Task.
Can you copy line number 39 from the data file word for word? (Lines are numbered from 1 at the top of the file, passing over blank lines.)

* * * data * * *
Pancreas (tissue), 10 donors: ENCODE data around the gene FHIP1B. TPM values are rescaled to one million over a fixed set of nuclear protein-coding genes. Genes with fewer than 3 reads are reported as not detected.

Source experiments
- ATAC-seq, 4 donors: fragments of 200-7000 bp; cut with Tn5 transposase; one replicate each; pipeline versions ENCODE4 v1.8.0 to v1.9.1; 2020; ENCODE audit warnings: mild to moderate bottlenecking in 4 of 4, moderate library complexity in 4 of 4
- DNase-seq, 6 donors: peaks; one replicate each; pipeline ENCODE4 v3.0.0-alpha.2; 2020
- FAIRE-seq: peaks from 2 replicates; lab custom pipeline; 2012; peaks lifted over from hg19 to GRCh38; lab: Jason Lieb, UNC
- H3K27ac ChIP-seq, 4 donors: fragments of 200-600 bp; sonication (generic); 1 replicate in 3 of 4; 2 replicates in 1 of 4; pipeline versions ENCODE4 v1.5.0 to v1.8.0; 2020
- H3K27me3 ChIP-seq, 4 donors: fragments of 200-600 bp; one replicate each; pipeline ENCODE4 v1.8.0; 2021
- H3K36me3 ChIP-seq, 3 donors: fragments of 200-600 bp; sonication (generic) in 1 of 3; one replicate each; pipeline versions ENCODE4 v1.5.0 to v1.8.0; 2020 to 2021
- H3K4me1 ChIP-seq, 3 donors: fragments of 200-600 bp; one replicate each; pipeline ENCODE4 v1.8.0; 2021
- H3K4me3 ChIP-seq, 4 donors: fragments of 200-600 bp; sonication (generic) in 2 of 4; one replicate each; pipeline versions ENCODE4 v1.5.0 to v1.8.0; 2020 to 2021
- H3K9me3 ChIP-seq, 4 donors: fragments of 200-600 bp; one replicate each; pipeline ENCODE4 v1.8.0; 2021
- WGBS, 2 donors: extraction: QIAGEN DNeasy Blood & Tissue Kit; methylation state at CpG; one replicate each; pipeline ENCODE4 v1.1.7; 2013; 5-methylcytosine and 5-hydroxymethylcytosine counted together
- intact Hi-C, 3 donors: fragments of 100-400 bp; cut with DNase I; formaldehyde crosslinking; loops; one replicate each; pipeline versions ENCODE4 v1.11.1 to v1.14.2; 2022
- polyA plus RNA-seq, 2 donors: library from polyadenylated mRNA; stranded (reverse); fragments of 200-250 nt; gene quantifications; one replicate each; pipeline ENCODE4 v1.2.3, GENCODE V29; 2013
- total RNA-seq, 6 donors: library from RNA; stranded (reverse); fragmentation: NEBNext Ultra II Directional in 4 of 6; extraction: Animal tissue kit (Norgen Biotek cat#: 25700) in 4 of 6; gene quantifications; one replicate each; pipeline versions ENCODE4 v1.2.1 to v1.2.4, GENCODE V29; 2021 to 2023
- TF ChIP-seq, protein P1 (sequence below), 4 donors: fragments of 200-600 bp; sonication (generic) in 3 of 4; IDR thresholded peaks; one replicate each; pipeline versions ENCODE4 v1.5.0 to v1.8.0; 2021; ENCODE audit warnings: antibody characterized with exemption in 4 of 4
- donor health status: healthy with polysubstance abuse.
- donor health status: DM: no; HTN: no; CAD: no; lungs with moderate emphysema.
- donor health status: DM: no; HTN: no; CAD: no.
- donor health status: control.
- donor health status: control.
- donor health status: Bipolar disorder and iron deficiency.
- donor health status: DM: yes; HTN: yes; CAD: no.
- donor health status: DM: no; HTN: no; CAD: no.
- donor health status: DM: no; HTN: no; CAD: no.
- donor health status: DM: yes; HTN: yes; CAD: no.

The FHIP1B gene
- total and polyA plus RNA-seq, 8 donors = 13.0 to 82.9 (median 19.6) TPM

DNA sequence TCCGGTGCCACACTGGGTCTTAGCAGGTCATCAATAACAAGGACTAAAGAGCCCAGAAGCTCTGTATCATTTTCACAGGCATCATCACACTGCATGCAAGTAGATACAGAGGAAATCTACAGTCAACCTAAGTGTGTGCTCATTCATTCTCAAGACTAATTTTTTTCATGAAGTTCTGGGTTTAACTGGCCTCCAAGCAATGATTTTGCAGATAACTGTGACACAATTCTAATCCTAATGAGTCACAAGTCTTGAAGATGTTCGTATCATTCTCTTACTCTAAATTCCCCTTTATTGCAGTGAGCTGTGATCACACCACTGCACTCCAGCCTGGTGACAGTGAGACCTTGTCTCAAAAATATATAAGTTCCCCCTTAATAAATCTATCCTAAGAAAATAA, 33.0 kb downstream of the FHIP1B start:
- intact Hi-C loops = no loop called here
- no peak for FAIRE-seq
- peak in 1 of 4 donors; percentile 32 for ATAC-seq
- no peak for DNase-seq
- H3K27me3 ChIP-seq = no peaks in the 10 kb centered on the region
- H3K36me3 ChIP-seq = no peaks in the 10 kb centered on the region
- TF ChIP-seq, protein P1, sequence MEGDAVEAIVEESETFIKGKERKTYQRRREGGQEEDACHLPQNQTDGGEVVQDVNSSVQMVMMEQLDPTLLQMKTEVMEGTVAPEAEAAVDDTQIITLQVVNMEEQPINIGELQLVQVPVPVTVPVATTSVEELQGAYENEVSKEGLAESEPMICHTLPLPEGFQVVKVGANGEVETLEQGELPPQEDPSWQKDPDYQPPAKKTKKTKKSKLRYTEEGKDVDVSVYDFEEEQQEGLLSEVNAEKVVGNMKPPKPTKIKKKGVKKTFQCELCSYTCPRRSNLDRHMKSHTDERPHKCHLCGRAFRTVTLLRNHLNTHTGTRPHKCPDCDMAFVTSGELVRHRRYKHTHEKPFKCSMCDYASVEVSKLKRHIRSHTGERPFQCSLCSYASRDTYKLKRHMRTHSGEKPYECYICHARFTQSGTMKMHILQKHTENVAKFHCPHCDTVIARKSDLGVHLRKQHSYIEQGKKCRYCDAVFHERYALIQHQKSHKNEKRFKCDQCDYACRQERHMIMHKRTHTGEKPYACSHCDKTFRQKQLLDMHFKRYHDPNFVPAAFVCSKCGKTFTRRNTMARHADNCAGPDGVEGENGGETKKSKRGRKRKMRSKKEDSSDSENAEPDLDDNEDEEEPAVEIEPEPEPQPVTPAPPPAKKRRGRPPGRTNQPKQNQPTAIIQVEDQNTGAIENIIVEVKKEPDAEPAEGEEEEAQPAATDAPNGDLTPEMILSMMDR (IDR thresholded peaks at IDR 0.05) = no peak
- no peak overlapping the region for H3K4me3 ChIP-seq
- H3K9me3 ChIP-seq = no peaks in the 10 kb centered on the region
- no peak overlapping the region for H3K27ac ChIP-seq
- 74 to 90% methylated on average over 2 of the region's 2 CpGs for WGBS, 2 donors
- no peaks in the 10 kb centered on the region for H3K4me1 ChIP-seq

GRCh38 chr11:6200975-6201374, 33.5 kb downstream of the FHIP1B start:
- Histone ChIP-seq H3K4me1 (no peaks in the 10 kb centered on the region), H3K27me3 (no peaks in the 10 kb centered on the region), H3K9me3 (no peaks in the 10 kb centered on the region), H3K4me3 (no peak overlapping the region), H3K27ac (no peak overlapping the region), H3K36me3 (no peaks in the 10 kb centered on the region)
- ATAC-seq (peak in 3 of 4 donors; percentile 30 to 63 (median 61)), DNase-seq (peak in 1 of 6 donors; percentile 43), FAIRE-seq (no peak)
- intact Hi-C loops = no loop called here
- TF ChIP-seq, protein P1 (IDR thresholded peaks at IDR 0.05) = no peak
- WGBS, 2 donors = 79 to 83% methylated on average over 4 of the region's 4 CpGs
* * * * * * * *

- no peak overlapping the region for H3K27ac ChIP-seq